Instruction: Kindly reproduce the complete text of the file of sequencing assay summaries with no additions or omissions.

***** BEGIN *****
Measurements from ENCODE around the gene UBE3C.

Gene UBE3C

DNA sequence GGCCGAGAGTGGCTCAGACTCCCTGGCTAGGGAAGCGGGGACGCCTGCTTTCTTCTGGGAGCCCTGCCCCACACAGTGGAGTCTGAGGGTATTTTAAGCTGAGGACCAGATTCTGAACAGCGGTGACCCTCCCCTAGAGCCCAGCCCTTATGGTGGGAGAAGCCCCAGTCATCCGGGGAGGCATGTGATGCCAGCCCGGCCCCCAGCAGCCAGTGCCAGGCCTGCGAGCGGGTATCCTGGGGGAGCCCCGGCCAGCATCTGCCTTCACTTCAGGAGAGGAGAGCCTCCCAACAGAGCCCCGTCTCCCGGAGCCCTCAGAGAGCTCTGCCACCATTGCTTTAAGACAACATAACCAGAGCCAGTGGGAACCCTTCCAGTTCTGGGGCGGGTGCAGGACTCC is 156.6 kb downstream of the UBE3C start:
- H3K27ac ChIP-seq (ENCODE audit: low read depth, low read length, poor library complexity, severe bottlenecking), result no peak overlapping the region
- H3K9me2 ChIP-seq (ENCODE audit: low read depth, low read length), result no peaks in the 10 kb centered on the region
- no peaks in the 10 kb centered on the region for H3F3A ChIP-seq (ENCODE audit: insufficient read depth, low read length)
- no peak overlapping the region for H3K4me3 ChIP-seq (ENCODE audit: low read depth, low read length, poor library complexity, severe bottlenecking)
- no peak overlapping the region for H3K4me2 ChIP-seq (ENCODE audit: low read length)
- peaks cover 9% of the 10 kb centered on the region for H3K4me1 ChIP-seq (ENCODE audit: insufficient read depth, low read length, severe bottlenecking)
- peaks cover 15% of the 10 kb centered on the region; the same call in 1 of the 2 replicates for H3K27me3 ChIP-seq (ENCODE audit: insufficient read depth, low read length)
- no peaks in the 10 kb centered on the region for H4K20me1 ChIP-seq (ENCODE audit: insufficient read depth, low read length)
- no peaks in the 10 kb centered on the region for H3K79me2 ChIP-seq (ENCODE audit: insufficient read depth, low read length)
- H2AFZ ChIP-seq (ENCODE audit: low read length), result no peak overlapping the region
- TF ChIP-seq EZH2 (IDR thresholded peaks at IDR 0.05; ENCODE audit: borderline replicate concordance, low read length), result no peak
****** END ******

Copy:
Measurements from ENCODE around the gene UBE3C.

Gene UBE3C

DNA sequence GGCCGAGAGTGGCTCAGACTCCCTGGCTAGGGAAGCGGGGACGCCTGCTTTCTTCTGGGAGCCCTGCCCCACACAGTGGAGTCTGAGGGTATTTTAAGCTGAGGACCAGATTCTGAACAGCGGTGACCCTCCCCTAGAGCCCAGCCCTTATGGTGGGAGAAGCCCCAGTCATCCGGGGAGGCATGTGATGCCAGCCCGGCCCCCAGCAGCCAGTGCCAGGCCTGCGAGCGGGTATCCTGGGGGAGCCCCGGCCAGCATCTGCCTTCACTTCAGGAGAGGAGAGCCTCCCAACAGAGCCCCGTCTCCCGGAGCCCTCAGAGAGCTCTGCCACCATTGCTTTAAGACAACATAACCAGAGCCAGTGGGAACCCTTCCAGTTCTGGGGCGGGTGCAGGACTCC is 156.6 kb downstream of the UBE3C start:
- H3K27ac ChIP-seq (ENCODE audit: low read depth, low read length, poor library complexity, severe bottlenecking), result no peak overlapping the region
- H3K9me2 ChIP-seq (ENCODE audit: low read depth, low read length), result no peaks in the 10 kb centered on the region
- no peaks in the 10 kb centered on the region for H3F3A ChIP-seq (ENCODE audit: insufficient read depth, low read length)
- no peak overlapping the region for H3K4me3 ChIP-seq (ENCODE audit: low read depth, low read length, poor library complexity, severe bottlenecking)
- no peak overlapping the region for H3K4me2 ChIP-seq (ENCODE audit: low read length)
- peaks cover 9% of the 10 kb centered on the region for H3K4me1 ChIP-seq (ENCODE audit: insufficient read depth, low read length, severe bottlenecking)
- peaks cover 15% of the 10 kb centered on the region; the same call in 1 of the 2 replicates for H3K27me3 ChIP-seq (ENCODE audit: insufficient read depth, low read length)
- no peaks in the 10 kb centered on the region for H4K20me1 ChIP-seq (ENCODE audit: insufficient read depth, low read length)
- no peaks in the 10 kb centered on the region for H3K79me2 ChIP-seq (ENCODE audit: insufficient read depth, low read length)
- H2AFZ ChIP-seq (ENCODE audit: low read length), result no peak overlapping the region
- TF ChIP-seq EZH2 (IDR thresholded peaks at IDR 0.05; ENCODE audit: borderline replicate concordance, low read length), result no peak